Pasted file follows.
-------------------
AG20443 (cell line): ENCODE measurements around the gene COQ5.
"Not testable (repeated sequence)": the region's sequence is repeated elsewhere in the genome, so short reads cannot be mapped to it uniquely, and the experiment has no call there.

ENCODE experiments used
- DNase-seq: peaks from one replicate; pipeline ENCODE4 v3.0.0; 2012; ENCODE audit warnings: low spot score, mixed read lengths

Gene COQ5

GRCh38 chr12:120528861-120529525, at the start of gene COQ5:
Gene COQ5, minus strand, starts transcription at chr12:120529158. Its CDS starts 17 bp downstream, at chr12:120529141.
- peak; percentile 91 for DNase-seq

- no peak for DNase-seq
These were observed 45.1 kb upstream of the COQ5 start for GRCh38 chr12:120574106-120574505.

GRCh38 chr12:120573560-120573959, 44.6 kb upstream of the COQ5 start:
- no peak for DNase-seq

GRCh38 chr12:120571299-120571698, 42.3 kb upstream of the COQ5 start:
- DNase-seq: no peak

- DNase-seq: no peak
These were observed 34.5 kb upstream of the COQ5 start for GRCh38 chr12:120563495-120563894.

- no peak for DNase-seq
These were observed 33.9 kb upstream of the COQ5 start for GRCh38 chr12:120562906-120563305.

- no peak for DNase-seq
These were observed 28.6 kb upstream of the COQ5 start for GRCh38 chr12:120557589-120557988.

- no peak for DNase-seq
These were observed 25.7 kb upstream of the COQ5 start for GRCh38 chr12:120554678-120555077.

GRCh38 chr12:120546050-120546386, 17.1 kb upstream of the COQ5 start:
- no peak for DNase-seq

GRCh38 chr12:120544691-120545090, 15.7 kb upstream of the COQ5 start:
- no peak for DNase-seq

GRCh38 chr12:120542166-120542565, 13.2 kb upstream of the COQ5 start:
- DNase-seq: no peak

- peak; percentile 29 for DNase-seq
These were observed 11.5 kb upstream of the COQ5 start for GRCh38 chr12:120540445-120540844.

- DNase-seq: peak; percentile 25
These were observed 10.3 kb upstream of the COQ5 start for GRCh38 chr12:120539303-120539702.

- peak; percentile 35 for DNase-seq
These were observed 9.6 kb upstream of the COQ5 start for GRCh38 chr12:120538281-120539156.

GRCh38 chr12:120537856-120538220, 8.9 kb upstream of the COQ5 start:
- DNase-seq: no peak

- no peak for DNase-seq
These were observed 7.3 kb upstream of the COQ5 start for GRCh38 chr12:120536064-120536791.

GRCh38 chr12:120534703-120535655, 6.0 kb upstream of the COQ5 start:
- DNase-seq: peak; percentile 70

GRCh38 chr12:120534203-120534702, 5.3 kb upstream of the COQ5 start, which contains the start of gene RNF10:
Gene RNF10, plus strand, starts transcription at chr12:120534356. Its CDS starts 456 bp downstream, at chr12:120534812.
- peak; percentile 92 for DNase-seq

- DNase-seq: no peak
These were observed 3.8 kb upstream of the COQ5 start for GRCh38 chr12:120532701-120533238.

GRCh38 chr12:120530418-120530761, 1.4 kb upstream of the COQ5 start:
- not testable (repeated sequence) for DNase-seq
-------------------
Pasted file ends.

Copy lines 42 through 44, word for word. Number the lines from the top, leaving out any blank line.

Gene RNF10, plus strand, starts transcription at chr12:120534356. Its CDS starts 456 bp downstream, at chr12:120534812.
- peak; percentile 92 for DNase-seq

- DNase-seq: no peak